I'm not a fireman or anything but I've had the sad opportunity to see a few houses burn down. For me, the most notable thing was how quiet they were. I imagine a boat would probably burn like a house and if something damaged the smoke alarms, I can see people sleeping until they succumbed to smoke inhalation. Very scary stuff.
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Re: Conception fire & sinking

Post by raptor » Thu Sep 05, 2019 5:02 pm

Dabster wrote:
Thu Sep 05, 2019 4:15 pm
I'm not a fireman or anything but I've had the sad opportunity to see a few houses burn down. For me, the most notable thing was how quiet they were. I imagine a boat would probably burn like a house and if something damaged the smoke alarms, I can see people sleeping until they succumbed to smoke inhalation. Very scary stuff.
The truly bad thing about a vessel fire is that the vessel is both air and water tight. Unlike a house the smoke really gets concentrated very quickly and is very dense and toxic due to the materials. You are in a closed box with the only air vents densely filled with smoke since the fire is going towards the air vents and door ways.

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Re: Conception fire & sinking

Post by JayceSlayn » Fri Sep 20, 2019 11:30 am

Not a final investigation result yet, but some more details: https://www.latimes.com/california/stor ... aused-fire. It sounds like their primary suspicions right now surround onboard electric grid overload or maybe a damaged/incorrect charger or battery.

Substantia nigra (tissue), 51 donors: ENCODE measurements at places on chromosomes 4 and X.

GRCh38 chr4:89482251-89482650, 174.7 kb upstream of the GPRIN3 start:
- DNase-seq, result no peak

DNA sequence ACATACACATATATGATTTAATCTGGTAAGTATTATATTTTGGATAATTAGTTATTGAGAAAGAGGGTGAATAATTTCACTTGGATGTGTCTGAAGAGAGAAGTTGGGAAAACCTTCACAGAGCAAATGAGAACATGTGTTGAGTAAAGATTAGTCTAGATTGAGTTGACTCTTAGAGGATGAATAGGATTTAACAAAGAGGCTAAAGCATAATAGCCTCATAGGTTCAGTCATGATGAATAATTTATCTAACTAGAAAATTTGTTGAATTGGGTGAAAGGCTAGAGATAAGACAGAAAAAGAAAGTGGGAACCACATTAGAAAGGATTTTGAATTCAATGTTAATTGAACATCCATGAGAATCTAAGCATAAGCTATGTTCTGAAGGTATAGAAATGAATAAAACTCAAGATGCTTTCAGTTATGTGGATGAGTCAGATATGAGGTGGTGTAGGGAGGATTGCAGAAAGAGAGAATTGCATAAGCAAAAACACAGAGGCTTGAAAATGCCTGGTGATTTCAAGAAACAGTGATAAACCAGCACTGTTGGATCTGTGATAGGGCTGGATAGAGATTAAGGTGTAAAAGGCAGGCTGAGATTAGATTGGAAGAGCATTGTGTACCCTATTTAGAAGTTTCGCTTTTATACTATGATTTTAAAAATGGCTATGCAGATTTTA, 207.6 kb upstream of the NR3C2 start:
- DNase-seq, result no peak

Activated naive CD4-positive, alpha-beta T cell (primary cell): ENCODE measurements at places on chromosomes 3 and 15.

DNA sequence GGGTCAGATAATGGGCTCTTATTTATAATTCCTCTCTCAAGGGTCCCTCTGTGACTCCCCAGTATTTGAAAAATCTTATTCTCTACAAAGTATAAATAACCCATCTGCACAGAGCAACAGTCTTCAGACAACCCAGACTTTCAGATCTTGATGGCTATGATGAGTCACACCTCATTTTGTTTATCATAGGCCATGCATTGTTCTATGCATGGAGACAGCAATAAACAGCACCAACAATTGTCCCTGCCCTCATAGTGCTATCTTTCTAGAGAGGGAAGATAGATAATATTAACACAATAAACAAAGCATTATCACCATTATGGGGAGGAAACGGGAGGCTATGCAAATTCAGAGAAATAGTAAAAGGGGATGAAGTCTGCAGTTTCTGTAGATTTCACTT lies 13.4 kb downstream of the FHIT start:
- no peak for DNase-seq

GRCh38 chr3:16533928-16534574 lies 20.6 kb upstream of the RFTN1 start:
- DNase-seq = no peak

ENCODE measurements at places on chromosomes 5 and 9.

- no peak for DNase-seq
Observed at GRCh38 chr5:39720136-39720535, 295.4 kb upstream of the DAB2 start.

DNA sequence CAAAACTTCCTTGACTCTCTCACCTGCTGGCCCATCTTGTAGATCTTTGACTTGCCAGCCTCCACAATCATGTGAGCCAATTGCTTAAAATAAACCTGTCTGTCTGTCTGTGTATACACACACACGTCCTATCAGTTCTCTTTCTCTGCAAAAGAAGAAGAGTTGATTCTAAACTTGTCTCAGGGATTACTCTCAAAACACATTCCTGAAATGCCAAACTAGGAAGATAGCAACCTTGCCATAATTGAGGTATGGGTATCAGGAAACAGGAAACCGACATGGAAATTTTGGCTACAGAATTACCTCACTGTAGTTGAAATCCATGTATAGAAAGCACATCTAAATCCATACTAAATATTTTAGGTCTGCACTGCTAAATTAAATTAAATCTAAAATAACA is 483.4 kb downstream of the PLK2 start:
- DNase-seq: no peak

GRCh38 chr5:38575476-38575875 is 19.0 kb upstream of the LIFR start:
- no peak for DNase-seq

It is worthwhile to remember that modern lithium-ion batteries can attain very significant power and energy densities, and could reasonably be treated as a tiny stick of dynamite (although not quite that level of power/energy density yet). They should be safe most of the time, but they have the potential of rapidly unleashing a lot of energy if mishandled. Additionally, most battery chargers are likely to top out around 25 watts (more, if for specialty batteries etc.); if you have a crew of people, each with multiple devices charging simultaneously, you can end up with significant load requirements.
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Re: Conception fire & sinking

Post by raptor » Fri Sep 20, 2019 12:08 pm

Most properly wired vessels have circuit breakers and limit the power draw with these breakers at the outlet level as is done in homes.

The wild card with power on a boat is vibration from the engines and seas can loosen the wire connectors. That is why stranded (not solid wire) is required and soldered connections are the norm (wire nuts are not good).

A 15 amp (1,800 watt) wall socket can safely service a lot of chargers even the larger ones drawing 25 to 75 watts. Still if they daisy chain the power strips I could see the outlet drawing a lot of power to the point of overheating and causing an issue.


However these days it is easy to mismatch a charger and a battery or buy a cheaper charge that lacks the charge management system.
Lithium batteries have also been known to short and catch fire spontaneously. They have also been known to catch on fire if they are charged too quickly.

My bet is not a vessel wiring issue but rather a battery and charger related issue. (strictly opinion here not fact)
Beyond the wiring, there are other possibilities: an exploding or smoldering lithium-ion battery, a fraying connection cord or a mismatched charger, experts said.
There is a reason the FAA does allow spare lithium batteries in the cargo hold of passenger planes.
https://www.faa.gov/hazmat/resources/li ... _chart.pdf